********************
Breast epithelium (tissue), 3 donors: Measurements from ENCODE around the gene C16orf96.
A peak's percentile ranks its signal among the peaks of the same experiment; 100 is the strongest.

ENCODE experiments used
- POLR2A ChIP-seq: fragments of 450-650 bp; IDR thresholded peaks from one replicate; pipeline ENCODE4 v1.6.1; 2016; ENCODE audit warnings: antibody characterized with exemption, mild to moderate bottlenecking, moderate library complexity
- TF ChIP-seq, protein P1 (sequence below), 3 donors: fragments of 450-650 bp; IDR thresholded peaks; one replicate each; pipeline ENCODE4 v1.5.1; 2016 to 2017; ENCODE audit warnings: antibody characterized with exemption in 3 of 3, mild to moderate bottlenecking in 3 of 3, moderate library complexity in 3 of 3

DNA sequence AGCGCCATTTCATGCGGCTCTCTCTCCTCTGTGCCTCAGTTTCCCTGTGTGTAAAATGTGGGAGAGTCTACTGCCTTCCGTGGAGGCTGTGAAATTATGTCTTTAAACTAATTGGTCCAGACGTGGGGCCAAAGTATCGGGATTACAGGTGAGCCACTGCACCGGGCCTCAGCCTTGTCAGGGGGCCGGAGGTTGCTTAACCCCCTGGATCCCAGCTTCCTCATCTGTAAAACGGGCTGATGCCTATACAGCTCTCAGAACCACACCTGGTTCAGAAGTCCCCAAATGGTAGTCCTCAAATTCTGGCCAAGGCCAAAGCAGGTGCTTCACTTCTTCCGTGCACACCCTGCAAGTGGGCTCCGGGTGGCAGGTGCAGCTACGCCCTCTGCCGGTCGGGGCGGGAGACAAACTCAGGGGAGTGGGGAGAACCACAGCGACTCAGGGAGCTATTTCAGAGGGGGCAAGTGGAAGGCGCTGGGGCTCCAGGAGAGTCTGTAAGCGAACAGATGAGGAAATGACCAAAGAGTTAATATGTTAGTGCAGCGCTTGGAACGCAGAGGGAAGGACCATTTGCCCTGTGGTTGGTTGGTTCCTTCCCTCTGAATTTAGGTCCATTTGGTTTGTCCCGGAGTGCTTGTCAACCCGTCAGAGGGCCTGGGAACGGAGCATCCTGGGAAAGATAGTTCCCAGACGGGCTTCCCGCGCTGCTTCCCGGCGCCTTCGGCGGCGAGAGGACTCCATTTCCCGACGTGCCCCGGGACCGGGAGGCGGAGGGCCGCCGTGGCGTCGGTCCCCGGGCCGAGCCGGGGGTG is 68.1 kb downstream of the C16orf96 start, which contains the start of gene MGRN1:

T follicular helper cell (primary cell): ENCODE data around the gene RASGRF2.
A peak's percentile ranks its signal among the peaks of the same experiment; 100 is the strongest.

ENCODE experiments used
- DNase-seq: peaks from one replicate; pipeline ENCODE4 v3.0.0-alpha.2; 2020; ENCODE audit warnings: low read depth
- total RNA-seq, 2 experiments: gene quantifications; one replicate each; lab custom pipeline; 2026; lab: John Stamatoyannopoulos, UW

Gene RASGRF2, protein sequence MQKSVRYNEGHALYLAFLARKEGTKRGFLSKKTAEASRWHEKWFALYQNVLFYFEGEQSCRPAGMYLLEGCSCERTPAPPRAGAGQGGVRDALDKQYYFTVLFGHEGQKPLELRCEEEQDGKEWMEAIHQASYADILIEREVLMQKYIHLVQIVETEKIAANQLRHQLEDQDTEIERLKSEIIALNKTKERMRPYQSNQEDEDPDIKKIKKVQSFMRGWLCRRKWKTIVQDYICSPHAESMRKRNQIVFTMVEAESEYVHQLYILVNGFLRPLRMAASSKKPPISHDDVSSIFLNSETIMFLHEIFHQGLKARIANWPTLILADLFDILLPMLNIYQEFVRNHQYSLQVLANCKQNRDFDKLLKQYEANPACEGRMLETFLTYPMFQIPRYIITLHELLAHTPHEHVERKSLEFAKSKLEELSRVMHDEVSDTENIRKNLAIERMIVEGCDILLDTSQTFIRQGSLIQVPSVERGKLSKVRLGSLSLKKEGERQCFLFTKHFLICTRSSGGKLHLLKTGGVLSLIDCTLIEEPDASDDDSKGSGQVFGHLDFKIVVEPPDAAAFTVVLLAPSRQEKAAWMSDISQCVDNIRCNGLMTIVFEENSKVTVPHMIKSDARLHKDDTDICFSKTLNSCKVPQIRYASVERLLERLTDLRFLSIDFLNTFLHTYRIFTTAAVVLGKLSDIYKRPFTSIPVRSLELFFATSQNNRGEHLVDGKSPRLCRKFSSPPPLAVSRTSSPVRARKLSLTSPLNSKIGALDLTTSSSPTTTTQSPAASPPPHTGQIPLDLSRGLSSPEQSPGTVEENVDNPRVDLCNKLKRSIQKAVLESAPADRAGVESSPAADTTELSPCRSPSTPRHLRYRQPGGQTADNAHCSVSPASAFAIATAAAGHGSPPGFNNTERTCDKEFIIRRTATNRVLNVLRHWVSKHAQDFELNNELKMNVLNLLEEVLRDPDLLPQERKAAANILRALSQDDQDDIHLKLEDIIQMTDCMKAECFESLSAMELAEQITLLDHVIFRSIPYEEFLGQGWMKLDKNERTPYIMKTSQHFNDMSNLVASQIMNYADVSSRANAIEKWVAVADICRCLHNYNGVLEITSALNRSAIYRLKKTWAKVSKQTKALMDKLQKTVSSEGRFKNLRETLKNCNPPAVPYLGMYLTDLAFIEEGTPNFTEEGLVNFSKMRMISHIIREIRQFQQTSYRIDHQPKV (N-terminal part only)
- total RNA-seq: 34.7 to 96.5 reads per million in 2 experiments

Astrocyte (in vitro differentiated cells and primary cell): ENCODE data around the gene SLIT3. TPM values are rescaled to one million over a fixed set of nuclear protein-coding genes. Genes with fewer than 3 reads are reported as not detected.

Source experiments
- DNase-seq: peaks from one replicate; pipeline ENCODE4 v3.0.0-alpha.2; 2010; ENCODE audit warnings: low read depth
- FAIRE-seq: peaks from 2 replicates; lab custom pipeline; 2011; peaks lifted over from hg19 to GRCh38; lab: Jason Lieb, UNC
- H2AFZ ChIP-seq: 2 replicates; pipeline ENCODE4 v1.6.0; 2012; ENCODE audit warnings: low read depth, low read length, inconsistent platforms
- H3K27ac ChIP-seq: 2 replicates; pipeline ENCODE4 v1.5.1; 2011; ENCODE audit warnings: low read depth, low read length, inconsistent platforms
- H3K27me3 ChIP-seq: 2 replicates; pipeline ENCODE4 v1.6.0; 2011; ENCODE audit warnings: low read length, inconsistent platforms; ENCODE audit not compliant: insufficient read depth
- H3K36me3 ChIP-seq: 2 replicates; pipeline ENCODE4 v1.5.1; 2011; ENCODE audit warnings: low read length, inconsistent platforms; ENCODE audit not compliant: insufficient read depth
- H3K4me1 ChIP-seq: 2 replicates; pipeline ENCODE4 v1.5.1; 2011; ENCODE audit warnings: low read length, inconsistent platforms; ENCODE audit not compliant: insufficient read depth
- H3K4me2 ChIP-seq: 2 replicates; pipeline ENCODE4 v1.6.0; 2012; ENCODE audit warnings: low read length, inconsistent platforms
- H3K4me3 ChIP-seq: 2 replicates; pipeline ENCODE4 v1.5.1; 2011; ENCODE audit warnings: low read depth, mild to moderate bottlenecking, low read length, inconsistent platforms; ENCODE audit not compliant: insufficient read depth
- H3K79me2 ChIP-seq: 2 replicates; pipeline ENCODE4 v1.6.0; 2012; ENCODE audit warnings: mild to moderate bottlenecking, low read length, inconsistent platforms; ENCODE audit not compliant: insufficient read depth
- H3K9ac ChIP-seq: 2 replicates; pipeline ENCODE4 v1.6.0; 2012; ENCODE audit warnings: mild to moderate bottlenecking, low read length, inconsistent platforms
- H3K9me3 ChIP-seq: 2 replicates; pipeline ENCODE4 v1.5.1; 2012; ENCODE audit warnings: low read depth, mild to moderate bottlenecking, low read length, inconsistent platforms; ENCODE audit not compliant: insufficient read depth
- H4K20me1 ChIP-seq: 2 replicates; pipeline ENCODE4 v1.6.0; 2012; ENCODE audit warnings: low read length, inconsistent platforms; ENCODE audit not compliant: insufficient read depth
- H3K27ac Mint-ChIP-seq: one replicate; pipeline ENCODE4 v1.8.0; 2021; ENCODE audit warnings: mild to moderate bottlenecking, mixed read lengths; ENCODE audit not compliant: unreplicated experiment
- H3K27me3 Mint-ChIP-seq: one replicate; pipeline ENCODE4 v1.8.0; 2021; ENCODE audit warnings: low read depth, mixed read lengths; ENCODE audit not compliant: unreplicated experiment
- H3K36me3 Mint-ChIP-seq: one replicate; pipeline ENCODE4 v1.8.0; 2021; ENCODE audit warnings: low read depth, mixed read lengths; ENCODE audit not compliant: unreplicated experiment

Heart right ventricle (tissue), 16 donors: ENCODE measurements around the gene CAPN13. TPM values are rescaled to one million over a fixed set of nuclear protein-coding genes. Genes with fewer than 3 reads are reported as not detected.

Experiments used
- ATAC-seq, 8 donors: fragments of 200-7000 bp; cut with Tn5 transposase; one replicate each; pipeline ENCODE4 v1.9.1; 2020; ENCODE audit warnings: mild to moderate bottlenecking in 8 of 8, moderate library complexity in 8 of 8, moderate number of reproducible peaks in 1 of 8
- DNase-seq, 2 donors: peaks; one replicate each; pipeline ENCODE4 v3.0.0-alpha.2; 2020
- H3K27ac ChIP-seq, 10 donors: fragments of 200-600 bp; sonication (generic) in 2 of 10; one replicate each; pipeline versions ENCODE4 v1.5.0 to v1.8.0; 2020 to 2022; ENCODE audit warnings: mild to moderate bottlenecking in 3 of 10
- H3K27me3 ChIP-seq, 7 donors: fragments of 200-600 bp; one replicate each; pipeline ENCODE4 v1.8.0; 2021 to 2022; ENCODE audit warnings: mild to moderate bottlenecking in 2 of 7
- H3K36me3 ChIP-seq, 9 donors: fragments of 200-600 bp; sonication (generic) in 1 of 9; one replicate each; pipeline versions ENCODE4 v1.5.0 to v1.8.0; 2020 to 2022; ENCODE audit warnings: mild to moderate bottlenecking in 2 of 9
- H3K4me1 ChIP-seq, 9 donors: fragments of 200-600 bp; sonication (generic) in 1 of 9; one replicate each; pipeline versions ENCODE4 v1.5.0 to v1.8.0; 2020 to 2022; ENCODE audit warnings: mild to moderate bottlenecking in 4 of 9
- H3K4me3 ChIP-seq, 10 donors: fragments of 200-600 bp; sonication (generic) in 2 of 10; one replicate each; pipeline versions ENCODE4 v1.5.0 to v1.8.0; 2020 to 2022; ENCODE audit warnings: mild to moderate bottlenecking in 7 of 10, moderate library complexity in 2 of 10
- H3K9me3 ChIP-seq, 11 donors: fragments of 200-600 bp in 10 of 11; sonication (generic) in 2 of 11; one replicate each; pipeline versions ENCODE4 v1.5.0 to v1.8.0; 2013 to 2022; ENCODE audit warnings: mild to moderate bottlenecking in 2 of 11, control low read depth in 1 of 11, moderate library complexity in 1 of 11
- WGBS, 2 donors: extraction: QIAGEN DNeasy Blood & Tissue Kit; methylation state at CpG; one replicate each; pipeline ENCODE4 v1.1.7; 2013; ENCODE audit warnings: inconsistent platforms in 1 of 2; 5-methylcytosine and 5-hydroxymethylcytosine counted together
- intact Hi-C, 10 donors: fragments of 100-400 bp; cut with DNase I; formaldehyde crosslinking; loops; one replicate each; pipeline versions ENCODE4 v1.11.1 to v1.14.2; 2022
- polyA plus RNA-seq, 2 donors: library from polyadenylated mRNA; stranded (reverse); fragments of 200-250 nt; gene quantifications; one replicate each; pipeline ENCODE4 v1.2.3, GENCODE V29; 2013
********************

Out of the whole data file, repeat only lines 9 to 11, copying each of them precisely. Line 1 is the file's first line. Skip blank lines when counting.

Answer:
ENCODE experiments used
- DNase-seq: peaks from one replicate; pipeline ENCODE4 v3.0.0-alpha.2; 2020; ENCODE audit warnings: low read depth
- total RNA-seq, 2 experiments: gene quantifications; one replicate each; lab custom pipeline; 2026; lab: John Stamatoyannopoulos, UW